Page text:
Sunday, 4 June 2017

2017 Trip To Belgium

Part Deux - en Francais et Belgique

'Smashy' and  'Nicey' do Flanders'

Day One:

Normans Bay to Dunkirk


I opened my gate to find Tom poised with a Kodak Instamatic pointed straight at my face'


'Gosh, I haven't seen one of those for a while!', I said.

'Well, I haven't got one of those 'snazzy' phones that the rest of you chaps have, that takes photos and all that stuff, so I bought this along - don't want to miss a thing!'

'What about making calls', I said.

'Oh,that's no problem, I keep  a few 10Ps in my pocket for emergencies.'

'Can't wait to see the finished picture', I said ,encouragingly
Malc has an unusual way of carrying his footwear

'Yes, I shall get my self down to Boots the minute I return', he replied.

With that we set off for Hastings to meet up with the others.

I was feeling good and enjoying the novelty of riding with panniers for the first time. (My Moda bike doesn't really like panniers; it has top bolts - but brakes prevent you using them - and no bottom eyelets.  Eric, of 'Zigi Cycles', did a brilliant job of circumventing the problem with different fixings. He is well worth considering for bike servicing/repairs; usually does small things while you wait, and his pricing is very fair.  He is located by the traffic lights where the Chain Gang ends.  I'm not related to him BTW.)
Pete shows off his new pannier set up 

Assembled at The Bridge Cafe were most of the faces from the French trip - with the exception of the Captain and Mal C - who were replaced by Derek and Duncan (more about these two later).  Additionally, we had 'newbies' Helena and Shirley.

I took a long, hard look at the shipping containers attached to either side of Shirley's rear wheel and thought:

 'There's bound to be a kitchen sink in there somewhere!'

The ride to Dover and the crossing went without incident - apart from the delay caused by Shirley being forced to queue with the lorries in the freight lane - and we were soon in Dunkirk.

Dunkirk 17:00 'ish

Steve had done a lot of planning and had worked out a beautiful ride alongside the dunes, and with the aid of a strong tailwind, we were motoring along it; a lovely seascape and to our left and a sprawling industrial cityscape to our right.

Another bar, another beer!
After a few miles we reached the end of the road and came across a bridge that was shut.  After a thorough investigation we could find no alternative way across.

What glorious weather
'Oh, le pont es brise!'

A helpful local explained, as best he could, that someone had broken the bridge a year ago and it hadn't been repaired.

'We'll just have to go back the way we came', said Steve

'Oh, double ****ocks', I thought

The return was into the headwind and with a swirling sandstorm blasting our faces.  Just to add to our woes we were now navigating without a route and had Ivan insisting that he needed to get to a particular shop to buy some illegal explosives for his garden.)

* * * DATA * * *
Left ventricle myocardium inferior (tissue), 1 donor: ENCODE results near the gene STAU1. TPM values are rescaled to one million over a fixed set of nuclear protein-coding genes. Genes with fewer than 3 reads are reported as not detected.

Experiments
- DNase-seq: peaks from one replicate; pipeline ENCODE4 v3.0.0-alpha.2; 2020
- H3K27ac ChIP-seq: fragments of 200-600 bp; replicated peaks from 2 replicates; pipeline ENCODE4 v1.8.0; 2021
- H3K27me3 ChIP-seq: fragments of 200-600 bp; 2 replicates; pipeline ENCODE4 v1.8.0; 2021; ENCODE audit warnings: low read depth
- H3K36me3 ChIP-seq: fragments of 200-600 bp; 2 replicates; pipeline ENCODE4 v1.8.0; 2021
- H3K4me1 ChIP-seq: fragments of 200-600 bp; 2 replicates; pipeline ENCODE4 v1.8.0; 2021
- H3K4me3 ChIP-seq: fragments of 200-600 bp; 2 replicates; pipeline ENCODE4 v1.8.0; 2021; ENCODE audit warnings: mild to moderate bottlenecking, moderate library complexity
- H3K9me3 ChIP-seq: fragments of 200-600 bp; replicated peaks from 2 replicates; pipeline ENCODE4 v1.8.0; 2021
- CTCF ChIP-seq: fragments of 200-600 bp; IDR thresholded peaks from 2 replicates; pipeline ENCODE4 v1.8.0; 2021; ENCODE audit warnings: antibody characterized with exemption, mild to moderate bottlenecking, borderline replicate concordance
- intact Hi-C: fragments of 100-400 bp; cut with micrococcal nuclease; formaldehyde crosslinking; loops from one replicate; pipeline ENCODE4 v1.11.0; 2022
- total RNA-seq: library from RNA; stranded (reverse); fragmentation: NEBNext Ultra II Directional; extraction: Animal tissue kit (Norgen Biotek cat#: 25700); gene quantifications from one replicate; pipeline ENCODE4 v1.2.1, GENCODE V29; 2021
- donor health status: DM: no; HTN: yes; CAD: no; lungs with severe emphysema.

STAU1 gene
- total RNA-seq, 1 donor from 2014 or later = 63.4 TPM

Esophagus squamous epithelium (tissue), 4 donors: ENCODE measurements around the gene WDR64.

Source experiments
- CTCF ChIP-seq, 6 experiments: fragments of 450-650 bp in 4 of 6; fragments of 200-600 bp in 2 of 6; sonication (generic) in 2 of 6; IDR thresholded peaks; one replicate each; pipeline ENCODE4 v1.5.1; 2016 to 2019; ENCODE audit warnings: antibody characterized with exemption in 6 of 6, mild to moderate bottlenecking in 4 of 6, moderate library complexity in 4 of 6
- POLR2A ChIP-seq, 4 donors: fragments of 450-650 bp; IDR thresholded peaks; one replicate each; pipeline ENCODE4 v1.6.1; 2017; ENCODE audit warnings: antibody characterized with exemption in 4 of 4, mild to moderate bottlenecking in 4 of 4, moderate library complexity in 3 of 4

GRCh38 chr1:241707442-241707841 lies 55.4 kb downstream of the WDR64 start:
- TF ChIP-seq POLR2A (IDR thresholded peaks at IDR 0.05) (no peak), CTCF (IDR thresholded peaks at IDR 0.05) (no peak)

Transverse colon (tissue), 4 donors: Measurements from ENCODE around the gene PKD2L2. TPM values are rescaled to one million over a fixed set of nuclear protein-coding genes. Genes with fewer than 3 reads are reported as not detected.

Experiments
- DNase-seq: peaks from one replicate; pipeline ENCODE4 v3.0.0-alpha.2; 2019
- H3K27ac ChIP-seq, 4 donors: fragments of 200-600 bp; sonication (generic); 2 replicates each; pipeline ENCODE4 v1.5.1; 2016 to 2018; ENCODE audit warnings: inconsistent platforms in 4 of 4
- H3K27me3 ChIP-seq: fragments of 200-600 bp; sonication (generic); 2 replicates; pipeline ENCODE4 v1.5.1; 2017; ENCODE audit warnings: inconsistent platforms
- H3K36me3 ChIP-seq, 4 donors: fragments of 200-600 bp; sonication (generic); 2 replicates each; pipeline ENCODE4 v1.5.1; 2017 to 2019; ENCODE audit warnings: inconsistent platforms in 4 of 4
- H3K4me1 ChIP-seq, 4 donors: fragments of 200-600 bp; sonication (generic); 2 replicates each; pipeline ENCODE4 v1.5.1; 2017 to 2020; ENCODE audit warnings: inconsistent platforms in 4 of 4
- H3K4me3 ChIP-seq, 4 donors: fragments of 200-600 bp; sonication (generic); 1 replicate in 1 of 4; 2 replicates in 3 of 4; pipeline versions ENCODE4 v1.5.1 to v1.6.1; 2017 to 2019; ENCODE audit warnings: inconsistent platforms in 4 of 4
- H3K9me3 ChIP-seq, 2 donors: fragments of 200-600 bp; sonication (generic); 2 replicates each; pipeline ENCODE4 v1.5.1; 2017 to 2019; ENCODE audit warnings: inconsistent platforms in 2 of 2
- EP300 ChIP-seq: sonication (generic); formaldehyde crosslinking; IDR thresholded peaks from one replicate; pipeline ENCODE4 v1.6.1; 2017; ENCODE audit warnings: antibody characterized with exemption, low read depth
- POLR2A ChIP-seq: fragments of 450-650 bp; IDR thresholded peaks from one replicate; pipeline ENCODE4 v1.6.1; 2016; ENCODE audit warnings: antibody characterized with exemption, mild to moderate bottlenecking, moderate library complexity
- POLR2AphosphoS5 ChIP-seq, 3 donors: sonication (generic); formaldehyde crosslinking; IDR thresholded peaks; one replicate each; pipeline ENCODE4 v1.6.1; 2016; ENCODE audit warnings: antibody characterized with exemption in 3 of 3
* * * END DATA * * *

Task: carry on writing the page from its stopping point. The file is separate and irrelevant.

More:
Ivan asks for help from a local:

'I need berms!'

'Pardon, monsieur?'

 'I need berms, I 'av moles and I need berms'

Whether it was his desperation, or his charm, I don't know, but he came back beaming'

'They've invited me back for some champagne!'

Despite pressure from the rest of the group he couldn't be dissuaded and set off in the opposite direction armed with a paper map.

' I reckon that's the last we'll see off him!' said Steve, looking worried.

We set off and at one point found ourselves on an unmade road - the original Talking Heads' 'Road to Nowhere'. Even with a bucket full of Garmins we were unable to locate the Hotel; and then Steve had a brain wave:
We're on a road to nowhere!

'Why don't we use Google Maps?', he said

Even with my phone in my back pocket I could clearly hear 'Doris' calling out instructions - brilliant!.  I led the group to the hotel and grabbed all the available kudos.

To call Dunkirk a 'sh*t hole' would be heaping praise on it, but the hotel was very good and suited all our needs.

Day 2:

Dunkirk to Ghent

Happiness is an Ivan with mole bombs!
These flat canal paths are highly rated by Shirley !
For some reason the first part of the route was missing on our Garmins but we found it without too much bother and stopped for our first coffee break.  At this point Steve realised, with horror, that he had left his mobile at the hotel. After much confusion we managed to ring the hotel but nobody would answer so we had to send them an email asking if they can look after it until we return; later we got a reply saying they had it, Steve was very relieved.